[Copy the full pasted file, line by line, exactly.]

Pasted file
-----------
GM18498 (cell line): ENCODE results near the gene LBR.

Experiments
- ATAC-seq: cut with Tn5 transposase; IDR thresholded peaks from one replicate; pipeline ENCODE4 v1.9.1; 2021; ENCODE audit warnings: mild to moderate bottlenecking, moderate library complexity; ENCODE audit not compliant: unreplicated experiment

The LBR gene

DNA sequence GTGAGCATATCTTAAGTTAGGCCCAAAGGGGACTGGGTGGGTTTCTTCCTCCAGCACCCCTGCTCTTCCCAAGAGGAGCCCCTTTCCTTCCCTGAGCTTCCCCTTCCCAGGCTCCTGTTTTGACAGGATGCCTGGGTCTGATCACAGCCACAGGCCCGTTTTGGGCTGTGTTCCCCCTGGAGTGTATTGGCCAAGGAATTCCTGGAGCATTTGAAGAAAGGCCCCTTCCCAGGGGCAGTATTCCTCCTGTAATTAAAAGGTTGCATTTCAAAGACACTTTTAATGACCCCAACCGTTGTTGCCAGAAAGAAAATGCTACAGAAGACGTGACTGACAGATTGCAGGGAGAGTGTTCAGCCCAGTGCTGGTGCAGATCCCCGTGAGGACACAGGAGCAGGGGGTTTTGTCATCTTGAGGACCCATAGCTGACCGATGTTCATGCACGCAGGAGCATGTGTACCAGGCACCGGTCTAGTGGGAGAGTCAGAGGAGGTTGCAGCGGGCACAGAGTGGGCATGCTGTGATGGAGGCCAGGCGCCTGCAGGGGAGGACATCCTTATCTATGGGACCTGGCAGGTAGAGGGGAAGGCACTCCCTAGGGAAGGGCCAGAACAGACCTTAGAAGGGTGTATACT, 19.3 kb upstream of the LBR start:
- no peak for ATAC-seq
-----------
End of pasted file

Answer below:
GM18498 (cell line): ENCODE results near the gene LBR.

Experiments
- ATAC-seq: cut with Tn5 transposase; IDR thresholded peaks from one replicate; pipeline ENCODE4 v1.9.1; 2021; ENCODE audit warnings: mild to moderate bottlenecking, moderate library complexity; ENCODE audit not compliant: unreplicated experiment

The LBR gene

DNA sequence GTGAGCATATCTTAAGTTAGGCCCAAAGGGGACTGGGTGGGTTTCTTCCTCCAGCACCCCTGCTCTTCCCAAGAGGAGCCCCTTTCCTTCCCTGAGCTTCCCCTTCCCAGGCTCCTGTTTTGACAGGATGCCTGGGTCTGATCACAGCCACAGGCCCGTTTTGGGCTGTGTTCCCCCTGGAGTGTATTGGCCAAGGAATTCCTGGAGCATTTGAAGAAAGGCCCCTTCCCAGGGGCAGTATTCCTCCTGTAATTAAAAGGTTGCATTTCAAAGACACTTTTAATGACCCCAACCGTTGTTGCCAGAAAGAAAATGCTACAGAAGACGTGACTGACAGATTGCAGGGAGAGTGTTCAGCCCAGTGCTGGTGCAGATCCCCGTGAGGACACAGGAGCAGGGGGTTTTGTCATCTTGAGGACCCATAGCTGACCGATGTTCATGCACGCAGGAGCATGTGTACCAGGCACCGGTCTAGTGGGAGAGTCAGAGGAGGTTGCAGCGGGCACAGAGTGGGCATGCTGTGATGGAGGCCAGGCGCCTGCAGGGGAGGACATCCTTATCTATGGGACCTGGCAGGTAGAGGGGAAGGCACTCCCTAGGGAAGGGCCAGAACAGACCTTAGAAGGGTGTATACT, 19.3 kb upstream of the LBR start:
- no peak for ATAC-seq